Some Background

Since 2020 hit with a bang, I’ve been doing the majority of my thinking on how to enact change through my own resources. I don’t have many. But I have some.

This world is botched and I don’t want my son, Frankie’s, corner of it to be as botched. I…

Photo by Kelly Searle

All the trigger warnings. Just all.

I have never publicly spoken about this before. In fact, after my freshman year of college, I can count on one hand the number of people I have told about my rape and the subsequent impact it’s had on my life. I remember thinking…

Photo by Kelly Searle

As the holidays approach, my own grief journey has inspired me to break out of my shell and try to help others who might be experiencing a similar pain. There is not much out there on how to help a grieving person (a beautiful exception), or on how an introvert grieves differently. The lack of resources can be very lonely, for everyone involved. If a grieving loved one is introverted, you may not even get signals from them that they are suffering. You can be the person who breaks the silence and helps them talk. I’ve compiled a few insights into my own private struggle, and some of the unhelpful and helpful reactions I’ve gotten from people.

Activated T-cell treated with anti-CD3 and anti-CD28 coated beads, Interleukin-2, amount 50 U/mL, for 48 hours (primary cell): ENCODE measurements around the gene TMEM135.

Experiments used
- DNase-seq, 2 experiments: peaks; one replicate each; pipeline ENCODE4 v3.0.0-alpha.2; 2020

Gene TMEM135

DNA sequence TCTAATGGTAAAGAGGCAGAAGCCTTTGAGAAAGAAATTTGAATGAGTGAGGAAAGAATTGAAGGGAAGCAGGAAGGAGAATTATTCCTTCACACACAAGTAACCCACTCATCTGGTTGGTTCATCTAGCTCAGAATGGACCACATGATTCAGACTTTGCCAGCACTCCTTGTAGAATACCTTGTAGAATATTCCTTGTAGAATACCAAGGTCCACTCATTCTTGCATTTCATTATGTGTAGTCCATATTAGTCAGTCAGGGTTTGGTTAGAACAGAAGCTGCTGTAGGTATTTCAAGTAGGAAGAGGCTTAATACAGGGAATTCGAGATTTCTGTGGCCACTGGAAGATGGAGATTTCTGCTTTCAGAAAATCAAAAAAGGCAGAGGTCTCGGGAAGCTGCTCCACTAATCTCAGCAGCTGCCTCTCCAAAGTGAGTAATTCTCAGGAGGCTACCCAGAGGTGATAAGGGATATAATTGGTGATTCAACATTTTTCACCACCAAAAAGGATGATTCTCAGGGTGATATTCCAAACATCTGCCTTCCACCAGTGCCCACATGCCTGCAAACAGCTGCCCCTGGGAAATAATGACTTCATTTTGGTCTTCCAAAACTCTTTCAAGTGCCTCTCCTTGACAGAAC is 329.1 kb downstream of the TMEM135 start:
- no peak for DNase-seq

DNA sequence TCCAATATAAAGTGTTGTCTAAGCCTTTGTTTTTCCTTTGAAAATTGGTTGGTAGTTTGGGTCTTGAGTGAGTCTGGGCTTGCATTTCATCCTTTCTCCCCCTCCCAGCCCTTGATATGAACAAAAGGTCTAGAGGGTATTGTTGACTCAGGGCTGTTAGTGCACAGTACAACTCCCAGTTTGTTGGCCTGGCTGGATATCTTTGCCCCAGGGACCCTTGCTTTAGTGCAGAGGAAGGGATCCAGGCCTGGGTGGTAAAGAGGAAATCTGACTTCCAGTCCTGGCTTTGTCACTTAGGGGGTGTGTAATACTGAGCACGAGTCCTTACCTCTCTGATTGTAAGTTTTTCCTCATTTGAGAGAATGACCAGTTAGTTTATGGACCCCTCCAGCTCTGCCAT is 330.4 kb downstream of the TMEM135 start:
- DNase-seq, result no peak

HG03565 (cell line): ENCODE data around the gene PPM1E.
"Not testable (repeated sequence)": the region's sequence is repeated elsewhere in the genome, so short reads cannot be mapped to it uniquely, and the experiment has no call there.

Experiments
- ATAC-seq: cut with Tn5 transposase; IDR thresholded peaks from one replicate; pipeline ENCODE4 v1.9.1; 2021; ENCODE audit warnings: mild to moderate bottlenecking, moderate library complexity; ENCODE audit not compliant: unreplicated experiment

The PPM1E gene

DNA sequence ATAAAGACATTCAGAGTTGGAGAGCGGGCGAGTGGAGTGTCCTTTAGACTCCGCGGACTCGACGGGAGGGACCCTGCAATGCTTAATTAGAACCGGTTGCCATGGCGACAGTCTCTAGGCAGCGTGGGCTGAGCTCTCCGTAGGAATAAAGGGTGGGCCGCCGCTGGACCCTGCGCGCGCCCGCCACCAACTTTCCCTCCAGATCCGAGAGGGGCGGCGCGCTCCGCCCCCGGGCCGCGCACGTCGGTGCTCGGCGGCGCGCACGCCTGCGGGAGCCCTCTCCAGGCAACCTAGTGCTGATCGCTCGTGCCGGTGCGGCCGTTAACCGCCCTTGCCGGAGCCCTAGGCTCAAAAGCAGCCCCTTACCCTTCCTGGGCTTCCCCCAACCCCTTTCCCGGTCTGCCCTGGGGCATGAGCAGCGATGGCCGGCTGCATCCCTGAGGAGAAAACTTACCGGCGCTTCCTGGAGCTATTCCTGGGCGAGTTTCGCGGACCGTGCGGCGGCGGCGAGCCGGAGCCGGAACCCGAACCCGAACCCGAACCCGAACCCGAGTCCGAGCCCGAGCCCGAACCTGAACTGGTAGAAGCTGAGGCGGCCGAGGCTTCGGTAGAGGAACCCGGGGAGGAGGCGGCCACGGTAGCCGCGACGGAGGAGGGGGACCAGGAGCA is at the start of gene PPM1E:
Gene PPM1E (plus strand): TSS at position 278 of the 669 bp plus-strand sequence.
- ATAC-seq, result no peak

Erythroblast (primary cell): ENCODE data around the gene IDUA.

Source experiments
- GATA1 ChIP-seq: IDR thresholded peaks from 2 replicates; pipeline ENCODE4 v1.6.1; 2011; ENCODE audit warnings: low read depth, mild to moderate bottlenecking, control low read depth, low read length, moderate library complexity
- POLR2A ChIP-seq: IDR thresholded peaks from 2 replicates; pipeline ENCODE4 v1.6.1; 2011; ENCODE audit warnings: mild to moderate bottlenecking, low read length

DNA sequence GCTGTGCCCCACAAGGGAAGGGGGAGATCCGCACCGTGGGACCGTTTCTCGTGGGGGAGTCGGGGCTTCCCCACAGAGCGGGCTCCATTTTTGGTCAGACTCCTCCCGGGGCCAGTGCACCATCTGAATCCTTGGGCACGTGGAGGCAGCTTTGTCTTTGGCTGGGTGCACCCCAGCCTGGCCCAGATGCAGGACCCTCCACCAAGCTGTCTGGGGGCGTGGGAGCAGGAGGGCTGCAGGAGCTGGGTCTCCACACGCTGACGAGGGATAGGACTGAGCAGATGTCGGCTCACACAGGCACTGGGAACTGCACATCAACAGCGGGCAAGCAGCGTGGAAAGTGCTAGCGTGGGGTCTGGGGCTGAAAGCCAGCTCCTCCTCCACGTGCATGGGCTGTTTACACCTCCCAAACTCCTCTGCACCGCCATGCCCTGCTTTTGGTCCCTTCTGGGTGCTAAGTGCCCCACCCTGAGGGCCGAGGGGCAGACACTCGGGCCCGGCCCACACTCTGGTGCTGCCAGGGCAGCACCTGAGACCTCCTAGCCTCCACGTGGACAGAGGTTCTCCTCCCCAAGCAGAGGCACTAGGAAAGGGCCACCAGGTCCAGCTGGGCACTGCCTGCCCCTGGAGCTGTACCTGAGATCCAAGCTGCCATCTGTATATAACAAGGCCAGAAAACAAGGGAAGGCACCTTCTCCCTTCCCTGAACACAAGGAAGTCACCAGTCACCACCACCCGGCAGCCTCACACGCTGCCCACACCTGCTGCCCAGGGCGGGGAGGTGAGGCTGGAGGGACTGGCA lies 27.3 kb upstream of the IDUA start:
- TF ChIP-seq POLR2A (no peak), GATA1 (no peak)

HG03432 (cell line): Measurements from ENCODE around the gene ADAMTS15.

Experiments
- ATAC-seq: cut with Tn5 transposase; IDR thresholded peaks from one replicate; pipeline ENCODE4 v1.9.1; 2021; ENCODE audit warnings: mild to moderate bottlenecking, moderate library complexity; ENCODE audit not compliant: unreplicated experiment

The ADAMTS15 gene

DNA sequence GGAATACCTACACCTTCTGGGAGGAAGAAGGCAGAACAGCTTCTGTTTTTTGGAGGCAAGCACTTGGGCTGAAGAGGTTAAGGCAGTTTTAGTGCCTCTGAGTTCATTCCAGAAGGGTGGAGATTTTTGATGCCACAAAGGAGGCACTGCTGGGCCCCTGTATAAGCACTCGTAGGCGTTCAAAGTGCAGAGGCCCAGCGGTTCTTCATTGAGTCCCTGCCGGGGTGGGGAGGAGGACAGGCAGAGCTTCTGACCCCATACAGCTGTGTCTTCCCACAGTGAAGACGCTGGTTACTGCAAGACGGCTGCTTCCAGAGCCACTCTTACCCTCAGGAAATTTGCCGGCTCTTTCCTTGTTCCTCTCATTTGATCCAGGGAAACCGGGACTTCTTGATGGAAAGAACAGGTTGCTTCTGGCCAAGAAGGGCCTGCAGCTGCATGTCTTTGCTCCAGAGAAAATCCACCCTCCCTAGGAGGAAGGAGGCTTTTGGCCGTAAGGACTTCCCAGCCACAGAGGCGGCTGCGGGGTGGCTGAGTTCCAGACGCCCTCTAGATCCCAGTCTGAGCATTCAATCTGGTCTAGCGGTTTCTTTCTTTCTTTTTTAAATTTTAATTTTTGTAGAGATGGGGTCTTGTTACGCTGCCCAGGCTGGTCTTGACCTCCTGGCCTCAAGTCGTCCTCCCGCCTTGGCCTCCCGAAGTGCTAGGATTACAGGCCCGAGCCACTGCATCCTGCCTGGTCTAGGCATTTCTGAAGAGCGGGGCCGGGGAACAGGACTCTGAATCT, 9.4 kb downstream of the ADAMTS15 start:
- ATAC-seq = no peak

If you or someone you know has recently (or even long ago) experienced a loss, this time of year can bring up an unparalleled ache for missing loved ones. Anyone who has grieved knows that it’s a super awkward time to be experiencing loss. Let’s brave the awkwardness and support each other. (If you or someone you know is not grieving but you’d like to help, you can read this and be ready, or donate to a bereavement or PTSD charity).

Note: I haven’t used names in order to protect loved ones.

Kelly Searle

Owner @unioncamera / Photographer / HMUA /

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